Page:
DENVER– In an energy summit today held at the University of Colorado Anschutz Medical Center here U.S. Sen. Mark Udall told reporters that he would support a plan floated by Xcel energy to build a nuclear power plant in Colorado. Udall said Xcel was proposing the plant as a part of a plan that would see Xcel, which provides most of the power in the state, become carbon neutral within the decade.
“The large investor-owned utility Xcel, which covers most of Colorado, has expressed an interest in becoming carbon neutral in the next ten years and part of their plan would include a nuclear power plant being constructed here in Colorado. I would of course welcome it under conditions that [Xcel] build it in a safe manner, that you have buy-in from the local communities and that it fits into our existing energy system.”
Although Udall attached a lot of qualifiers to his support, his backing the ambitious proposal comes as no surprise. Udall also promoted nuclear power as part of a clean energy future this summer at an “open hearing” he held on climate change at Rocky Mountain National Park with Sen. John McCain.
Udall is a strong proponent of the state’s New Energy sector and is seen as a friend to the green movement in the state, but his advancement of nuclear power has alarmed environmentalists, who see the risks posed by uranium mining and nuclear power plant construction as far outweighing any benefits to be derived in expanding the contemporary nuclear industry.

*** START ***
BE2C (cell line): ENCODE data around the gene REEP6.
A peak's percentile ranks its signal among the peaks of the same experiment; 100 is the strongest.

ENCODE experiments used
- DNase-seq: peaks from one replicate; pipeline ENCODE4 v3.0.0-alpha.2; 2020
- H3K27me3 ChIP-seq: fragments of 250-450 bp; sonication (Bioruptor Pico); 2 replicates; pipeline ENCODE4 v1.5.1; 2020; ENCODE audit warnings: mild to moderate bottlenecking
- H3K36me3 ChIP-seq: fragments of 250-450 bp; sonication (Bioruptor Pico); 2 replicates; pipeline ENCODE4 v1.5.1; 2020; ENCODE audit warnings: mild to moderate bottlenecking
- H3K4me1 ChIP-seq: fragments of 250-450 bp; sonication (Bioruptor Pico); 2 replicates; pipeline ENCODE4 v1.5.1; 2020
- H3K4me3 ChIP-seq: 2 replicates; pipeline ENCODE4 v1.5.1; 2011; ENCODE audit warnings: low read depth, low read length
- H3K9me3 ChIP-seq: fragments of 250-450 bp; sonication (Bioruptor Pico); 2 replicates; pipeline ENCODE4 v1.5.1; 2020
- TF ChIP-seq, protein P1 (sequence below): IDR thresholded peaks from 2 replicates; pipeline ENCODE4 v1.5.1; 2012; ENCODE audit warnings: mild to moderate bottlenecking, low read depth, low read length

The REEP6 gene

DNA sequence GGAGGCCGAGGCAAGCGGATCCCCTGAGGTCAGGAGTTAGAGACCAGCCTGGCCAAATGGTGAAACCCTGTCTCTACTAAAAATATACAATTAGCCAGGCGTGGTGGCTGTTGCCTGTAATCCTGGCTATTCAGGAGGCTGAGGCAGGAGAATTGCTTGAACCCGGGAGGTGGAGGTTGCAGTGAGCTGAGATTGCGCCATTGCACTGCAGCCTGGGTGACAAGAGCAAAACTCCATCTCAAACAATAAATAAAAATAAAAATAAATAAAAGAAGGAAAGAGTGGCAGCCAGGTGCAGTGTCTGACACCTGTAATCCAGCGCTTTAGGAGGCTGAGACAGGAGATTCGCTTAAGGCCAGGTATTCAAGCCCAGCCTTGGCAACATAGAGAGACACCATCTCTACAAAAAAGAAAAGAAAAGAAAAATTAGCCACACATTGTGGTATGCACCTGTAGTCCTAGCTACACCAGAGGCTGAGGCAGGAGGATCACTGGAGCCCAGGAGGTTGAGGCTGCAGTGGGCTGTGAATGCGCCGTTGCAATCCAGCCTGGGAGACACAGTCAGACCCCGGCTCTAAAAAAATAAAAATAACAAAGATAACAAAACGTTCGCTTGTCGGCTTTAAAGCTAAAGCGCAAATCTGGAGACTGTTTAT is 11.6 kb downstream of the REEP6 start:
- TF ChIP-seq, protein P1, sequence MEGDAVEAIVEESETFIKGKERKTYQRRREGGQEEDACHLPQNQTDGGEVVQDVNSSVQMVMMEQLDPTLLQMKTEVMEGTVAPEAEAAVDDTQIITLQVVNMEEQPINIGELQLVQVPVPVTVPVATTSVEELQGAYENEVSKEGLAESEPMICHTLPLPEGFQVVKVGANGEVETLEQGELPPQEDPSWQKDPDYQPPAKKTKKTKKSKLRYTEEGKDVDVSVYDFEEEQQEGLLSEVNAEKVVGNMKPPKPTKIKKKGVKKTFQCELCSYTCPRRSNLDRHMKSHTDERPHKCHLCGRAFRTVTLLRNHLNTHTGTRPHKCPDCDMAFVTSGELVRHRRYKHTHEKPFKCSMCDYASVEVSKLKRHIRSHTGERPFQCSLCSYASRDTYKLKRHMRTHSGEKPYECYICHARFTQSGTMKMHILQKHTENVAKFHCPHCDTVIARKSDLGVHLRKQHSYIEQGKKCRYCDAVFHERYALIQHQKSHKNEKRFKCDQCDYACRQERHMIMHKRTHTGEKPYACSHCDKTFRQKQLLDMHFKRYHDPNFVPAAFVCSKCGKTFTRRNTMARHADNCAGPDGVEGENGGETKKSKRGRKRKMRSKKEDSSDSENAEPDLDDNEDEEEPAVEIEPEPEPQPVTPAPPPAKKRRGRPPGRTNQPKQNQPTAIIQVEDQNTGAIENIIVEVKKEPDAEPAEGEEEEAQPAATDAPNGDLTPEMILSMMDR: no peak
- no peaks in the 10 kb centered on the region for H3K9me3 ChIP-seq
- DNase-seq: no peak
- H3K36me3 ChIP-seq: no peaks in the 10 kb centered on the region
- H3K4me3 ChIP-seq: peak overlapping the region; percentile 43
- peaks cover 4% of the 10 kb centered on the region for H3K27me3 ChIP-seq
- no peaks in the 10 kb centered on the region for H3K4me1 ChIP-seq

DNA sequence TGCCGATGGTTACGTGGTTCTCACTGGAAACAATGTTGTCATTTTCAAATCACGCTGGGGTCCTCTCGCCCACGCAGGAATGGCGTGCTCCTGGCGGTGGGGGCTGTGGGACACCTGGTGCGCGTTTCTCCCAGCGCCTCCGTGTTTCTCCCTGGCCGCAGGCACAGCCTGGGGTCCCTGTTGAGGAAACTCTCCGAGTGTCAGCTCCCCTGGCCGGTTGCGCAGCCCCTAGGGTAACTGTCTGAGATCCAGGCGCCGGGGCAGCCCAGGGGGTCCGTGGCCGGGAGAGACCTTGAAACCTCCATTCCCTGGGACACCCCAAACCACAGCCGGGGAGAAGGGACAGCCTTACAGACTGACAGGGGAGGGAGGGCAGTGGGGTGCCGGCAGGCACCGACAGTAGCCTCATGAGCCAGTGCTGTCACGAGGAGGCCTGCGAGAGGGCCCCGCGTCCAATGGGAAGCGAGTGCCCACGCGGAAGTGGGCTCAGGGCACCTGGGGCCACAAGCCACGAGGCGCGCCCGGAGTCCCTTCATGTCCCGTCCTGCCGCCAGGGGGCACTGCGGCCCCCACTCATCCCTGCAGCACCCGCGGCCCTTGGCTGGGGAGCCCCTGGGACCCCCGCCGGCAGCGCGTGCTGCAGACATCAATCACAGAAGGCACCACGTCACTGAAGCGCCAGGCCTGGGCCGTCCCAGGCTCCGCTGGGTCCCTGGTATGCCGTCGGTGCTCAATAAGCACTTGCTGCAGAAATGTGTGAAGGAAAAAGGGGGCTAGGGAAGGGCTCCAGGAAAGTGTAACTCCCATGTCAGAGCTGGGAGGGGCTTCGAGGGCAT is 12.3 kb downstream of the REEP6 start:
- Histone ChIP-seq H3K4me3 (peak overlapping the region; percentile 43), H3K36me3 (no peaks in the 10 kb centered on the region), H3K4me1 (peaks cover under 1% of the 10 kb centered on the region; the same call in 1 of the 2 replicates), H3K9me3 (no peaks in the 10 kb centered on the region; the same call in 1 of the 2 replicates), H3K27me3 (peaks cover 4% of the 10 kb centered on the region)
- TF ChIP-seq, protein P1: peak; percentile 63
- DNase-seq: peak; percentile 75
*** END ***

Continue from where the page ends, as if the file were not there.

Keith Hay, former energy advocate for Denver-based Environment Colorado, has argued against the inclusion of nuclear power as a part of any clean-energy discussion. Hay told the Colorado Independent in May that there was “a strong push by southern Democrats to include nuclear and clean coal in the renewable energy standard” but that environmentalists thought any such tack was misguided at best.
“Anyone who has seen the front end of uranium mining for nuclear knows that it is in no way clean.”
Udall falls into a group of green leaders turned by the climate change debate into nuclear supporters. Nuclear power, as it comes out of a nuclear power plant at least, is carbon free and so does not contribute to global warming. But getting a nuclear power plant up and running is an energy-heavy enterprise that includes mining uranium. The carbon footprint is large.
The amount of cash required to get a plant online is also prohibitive and likely would require government assistance of one kind or another. Analysts estimate the cost of a single plant at $7.2 billion. And nuclear waste, of course, has to be stored. The projected cost of the proposed Yucca mountain disposal site in Nevada is $96.2 billion.
Citibank produced a report this month in which it warned off investors. The CitiBank authors (“New Nuclear: The Economics Say No”) dubbed the staggering costs associated with nuclear power as “corporate killers.”
Xcel nuclear plan for Colorado must also sound alarms for anyone concerned with the increasing demands on water in the state in particular and in the west more generally. Nuclear plants are built on the shores of major bodies of water because they require so much water to cool the waste. Udall didn’t say today where, on what lake or river, Xcel was planning to build its power plant.
Udall was speaking to the press together with U.S. Energy Secretary Steven Chu. The Secretary planned to visit the Vestas Wind Turbine Factory in Windsor with Fourth District Rep. Betsy Markey earlier in the day, part of a tour highlighting Recovery Act efforts and the progress made supporting the renewable energy sector.
Reported from the event by Joe Boven.